Papers in the Biological Sciences


Date of this Version



CBE Life Sci Educ June 1, 2023 22:ar27. DOI:10.1187/cbe.22-09-0181


Used by permission.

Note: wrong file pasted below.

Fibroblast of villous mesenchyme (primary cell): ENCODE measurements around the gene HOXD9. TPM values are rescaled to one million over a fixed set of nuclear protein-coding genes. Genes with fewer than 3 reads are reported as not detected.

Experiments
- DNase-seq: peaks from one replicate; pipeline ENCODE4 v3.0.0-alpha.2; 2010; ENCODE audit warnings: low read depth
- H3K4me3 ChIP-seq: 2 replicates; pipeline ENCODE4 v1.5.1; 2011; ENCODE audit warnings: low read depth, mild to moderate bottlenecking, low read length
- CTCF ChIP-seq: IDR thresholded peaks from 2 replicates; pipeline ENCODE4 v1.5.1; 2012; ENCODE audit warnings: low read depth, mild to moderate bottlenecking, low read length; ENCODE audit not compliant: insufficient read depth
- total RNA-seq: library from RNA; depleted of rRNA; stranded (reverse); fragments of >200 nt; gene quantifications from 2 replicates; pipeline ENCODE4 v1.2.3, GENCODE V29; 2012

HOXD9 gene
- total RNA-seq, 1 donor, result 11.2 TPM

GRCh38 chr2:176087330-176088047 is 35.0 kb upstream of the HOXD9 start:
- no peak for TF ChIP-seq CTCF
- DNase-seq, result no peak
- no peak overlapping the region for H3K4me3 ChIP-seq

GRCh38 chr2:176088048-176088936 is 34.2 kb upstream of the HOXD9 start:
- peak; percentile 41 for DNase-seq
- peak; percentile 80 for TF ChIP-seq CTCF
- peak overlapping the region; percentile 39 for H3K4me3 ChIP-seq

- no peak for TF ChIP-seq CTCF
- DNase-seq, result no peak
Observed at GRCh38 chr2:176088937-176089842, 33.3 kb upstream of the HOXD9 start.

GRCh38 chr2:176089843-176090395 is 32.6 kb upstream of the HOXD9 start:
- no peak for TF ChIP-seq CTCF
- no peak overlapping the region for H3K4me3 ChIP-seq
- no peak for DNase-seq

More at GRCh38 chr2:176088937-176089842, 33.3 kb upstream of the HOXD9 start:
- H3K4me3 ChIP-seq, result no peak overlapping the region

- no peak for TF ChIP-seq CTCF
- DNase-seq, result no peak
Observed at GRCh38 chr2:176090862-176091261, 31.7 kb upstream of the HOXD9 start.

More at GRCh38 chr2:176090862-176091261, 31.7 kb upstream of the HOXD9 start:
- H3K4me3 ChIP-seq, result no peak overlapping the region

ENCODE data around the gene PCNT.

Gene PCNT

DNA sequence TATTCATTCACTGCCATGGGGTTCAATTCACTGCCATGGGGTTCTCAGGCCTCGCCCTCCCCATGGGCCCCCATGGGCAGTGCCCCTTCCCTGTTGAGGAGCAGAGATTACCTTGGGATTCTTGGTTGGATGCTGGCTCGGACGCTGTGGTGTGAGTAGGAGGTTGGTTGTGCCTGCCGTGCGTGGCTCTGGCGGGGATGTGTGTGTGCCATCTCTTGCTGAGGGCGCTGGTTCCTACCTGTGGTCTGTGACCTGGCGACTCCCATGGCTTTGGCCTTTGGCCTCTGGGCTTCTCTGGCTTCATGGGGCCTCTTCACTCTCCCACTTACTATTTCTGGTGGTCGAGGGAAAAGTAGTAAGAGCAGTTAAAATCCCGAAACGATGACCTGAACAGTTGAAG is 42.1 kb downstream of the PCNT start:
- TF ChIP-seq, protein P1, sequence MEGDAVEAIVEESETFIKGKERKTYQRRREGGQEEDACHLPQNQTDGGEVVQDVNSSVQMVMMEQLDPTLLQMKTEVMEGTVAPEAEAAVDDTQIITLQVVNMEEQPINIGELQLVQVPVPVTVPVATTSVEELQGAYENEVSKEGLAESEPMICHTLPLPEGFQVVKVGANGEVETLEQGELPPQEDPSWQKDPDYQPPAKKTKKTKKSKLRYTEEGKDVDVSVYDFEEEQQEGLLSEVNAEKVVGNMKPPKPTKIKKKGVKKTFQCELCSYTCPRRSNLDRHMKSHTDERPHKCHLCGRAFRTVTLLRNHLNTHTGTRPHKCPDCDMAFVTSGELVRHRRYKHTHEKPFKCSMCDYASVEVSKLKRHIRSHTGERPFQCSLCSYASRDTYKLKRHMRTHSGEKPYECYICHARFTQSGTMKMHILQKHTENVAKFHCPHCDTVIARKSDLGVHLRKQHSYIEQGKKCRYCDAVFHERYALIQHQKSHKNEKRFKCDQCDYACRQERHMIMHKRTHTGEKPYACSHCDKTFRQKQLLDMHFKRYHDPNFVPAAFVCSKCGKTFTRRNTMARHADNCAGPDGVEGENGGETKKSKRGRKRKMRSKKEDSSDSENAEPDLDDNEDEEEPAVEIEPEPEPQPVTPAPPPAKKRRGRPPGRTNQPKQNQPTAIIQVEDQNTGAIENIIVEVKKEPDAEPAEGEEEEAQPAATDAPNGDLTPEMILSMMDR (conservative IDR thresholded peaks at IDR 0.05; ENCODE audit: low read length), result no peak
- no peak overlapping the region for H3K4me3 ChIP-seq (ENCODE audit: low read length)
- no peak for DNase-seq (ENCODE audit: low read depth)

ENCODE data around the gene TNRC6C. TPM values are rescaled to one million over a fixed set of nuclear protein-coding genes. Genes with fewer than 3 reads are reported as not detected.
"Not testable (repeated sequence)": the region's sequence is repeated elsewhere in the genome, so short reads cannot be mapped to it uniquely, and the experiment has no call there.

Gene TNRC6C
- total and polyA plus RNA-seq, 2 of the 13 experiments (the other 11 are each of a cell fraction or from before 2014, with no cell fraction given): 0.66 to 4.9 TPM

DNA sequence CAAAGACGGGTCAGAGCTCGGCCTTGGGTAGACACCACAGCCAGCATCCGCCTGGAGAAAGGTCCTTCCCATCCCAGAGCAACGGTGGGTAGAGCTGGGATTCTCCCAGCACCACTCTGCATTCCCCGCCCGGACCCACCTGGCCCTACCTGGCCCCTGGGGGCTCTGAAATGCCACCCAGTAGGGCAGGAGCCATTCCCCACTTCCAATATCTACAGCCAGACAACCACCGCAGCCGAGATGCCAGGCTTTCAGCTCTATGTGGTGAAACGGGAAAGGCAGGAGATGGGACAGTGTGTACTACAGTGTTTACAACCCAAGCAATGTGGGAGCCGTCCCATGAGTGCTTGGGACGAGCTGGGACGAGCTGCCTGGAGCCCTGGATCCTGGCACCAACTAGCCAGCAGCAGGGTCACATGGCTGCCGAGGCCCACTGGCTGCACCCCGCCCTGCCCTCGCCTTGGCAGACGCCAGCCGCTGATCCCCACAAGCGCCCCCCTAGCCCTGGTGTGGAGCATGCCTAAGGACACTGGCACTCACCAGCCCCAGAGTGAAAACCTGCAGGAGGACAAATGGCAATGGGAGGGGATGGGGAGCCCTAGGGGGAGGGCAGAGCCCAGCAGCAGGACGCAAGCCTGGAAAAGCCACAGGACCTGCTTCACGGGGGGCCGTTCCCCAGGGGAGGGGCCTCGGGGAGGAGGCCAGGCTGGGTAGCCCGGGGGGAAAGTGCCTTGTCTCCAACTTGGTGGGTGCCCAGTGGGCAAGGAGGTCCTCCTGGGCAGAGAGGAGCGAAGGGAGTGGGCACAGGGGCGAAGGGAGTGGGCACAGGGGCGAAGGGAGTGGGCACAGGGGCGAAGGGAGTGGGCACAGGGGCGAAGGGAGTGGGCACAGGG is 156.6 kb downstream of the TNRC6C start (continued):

Biology instructors use concept assessments in their courses to gauge student understanding of important disciplinary ideas. Instructors can choose to administer concept assessments based on participation (i.e., lower stakes) or the correctness of responses (i.e., higher stakes), and students can complete the assessment in an in-class or out-of-class setting. Different administration conditions may affect how students engage with and perform on concept assessments, thus influencing how instructors should interpret the resulting scores. Building on a validity framework, we collected data from 1578 undergraduate students over 5 years under five different administration conditions. We did not find significant differences in scores between lower-stakes in-class, higher-stakes in-class, and lower-stakes out-of-class conditions, indicating a degree of equivalence among these three options. We found that students were likely to spend more time and have higher scores in the higher-stakes out-of-class condition. However, we suggest that instructors cautiously interpret scores from this condition, as it may be associated with an increased use of external resources. Taken together, we highlight the lower-stakes out-of-class condition as a widely applicable option that produces outcomes similar to in-class conditions, while respecting the common desire to preserve classroom instructional time.

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